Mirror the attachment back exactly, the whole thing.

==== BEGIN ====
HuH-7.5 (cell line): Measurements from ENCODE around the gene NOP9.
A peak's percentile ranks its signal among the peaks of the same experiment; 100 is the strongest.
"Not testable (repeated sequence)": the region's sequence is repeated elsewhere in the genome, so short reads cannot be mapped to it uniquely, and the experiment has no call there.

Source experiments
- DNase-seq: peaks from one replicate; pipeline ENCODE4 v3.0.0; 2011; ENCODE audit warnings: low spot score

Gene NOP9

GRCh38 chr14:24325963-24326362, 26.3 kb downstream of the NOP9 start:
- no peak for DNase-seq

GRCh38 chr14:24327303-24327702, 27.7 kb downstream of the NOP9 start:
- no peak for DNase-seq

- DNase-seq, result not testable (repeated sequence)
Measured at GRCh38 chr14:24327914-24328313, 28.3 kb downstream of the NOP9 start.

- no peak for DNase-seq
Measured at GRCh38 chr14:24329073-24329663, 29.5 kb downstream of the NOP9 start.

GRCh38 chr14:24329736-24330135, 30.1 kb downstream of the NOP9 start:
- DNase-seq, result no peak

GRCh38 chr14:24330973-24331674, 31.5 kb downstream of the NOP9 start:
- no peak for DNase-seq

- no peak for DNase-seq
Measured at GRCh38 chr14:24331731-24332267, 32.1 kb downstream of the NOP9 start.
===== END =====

HuH-7.5 (cell line): Measurements from ENCODE around the gene NOP9.
A peak's percentile ranks its signal among the peaks of the same experiment; 100 is the strongest.
"Not testable (repeated sequence)": the region's sequence is repeated elsewhere in the genome, so short reads cannot be mapped to it uniquely, and the experiment has no call there.

Source experiments
- DNase-seq: peaks from one replicate; pipeline ENCODE4 v3.0.0; 2011; ENCODE audit warnings: low spot score

Gene NOP9

GRCh38 chr14:24325963-24326362, 26.3 kb downstream of the NOP9 start:
- no peak for DNase-seq

GRCh38 chr14:24327303-24327702, 27.7 kb downstream of the NOP9 start:
- no peak for DNase-seq

- DNase-seq, result not testable (repeated sequence)
Measured at GRCh38 chr14:24327914-24328313, 28.3 kb downstream of the NOP9 start.

- no peak for DNase-seq
Measured at GRCh38 chr14:24329073-24329663, 29.5 kb downstream of the NOP9 start.

GRCh38 chr14:24329736-24330135, 30.1 kb downstream of the NOP9 start:
- DNase-seq, result no peak

GRCh38 chr14:24330973-24331674, 31.5 kb downstream of the NOP9 start:
- no peak for DNase-seq

- no peak for DNase-seq
Measured at GRCh38 chr14:24331731-24332267, 32.1 kb downstream of the NOP9 start.